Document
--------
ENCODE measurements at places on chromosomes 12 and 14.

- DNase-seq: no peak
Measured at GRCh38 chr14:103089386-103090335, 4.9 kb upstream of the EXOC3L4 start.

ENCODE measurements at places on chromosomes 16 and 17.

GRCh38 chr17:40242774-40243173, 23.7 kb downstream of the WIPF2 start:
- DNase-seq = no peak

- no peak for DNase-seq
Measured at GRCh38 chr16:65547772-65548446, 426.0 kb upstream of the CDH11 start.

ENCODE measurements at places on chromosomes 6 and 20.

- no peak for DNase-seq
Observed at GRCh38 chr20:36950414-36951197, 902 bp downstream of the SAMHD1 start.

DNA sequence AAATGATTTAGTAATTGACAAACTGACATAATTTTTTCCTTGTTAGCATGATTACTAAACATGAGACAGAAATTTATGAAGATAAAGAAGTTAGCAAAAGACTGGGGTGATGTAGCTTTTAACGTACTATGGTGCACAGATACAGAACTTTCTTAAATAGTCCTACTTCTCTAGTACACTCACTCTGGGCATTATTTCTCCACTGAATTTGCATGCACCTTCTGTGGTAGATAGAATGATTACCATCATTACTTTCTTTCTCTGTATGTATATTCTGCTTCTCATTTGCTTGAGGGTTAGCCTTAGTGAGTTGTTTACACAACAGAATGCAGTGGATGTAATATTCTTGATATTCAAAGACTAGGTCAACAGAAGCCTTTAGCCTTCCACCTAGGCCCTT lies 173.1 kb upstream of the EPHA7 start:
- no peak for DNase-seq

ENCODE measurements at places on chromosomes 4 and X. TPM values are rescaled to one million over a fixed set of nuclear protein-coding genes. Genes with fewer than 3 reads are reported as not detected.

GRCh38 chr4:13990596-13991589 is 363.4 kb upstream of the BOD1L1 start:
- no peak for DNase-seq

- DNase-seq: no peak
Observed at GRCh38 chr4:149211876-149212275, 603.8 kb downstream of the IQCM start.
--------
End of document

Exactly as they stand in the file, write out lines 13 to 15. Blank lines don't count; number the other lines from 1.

- no peak for DNase-seq

ENCODE measurements at places on chromosomes 4 and X. TPM values are rescaled to one million over a fixed set of nuclear protein-coding genes. Genes with fewer than 3 reads are reported as not detected.

GRCh38 chr4:13990596-13991589 is 363.4 kb upstream of the BOD1L1 start: